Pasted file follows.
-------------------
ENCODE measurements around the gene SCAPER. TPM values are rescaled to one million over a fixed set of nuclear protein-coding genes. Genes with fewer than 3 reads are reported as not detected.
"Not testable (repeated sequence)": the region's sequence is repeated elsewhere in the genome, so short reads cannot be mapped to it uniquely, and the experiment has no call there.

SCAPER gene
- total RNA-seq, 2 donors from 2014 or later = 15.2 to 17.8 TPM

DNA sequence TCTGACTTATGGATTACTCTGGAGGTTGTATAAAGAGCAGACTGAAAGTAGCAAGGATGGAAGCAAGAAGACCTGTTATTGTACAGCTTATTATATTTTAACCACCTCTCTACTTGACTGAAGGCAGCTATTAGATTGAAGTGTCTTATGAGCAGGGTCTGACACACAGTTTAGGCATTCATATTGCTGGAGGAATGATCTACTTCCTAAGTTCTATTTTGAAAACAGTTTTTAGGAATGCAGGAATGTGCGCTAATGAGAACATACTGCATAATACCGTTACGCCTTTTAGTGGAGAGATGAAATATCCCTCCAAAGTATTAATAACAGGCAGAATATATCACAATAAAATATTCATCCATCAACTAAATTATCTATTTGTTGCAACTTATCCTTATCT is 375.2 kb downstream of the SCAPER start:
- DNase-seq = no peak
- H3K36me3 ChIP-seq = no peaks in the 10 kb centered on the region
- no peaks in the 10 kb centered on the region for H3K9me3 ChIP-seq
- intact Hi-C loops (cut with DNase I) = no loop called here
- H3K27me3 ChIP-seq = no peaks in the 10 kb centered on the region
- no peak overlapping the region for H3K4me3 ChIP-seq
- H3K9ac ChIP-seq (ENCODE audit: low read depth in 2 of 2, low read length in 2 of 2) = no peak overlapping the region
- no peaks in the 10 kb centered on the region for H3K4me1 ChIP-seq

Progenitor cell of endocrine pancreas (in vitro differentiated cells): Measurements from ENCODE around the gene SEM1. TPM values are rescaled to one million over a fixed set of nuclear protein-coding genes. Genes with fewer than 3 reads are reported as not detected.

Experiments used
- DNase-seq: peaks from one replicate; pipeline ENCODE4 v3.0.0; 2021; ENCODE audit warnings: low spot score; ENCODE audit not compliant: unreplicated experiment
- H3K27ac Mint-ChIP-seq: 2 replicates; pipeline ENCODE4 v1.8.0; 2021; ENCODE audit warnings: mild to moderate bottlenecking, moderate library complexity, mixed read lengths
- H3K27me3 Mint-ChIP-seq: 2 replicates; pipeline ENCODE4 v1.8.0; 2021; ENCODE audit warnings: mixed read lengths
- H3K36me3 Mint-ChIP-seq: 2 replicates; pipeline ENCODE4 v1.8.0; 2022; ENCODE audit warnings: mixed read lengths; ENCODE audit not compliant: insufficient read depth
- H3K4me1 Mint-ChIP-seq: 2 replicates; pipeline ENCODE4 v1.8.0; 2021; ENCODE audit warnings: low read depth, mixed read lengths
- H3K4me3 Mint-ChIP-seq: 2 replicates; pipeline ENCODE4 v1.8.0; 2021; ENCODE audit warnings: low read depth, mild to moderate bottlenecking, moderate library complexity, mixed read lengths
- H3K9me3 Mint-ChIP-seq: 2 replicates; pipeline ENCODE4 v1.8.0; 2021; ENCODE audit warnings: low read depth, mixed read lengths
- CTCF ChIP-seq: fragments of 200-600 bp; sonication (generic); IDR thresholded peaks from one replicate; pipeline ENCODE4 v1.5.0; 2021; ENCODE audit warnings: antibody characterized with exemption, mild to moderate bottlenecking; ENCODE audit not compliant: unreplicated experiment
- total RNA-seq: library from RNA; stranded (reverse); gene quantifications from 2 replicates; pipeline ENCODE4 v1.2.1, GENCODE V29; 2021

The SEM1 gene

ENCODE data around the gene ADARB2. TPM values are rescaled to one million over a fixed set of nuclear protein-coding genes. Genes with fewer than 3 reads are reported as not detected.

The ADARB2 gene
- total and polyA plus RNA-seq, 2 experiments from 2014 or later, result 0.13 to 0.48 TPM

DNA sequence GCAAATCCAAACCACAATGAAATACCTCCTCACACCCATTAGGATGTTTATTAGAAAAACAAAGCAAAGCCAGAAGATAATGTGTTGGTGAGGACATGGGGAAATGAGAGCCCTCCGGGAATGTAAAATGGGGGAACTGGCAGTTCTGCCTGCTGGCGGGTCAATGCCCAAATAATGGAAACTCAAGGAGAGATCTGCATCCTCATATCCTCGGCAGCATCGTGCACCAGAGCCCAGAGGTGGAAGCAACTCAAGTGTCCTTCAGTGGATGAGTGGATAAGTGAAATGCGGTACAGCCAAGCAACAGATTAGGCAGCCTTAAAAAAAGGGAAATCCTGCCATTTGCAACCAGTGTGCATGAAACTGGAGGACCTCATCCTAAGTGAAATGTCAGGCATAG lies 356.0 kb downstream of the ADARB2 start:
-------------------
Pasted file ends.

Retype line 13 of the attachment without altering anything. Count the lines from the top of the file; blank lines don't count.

- no peaks in the 10 kb centered on the region for H3K4me1 ChIP-seq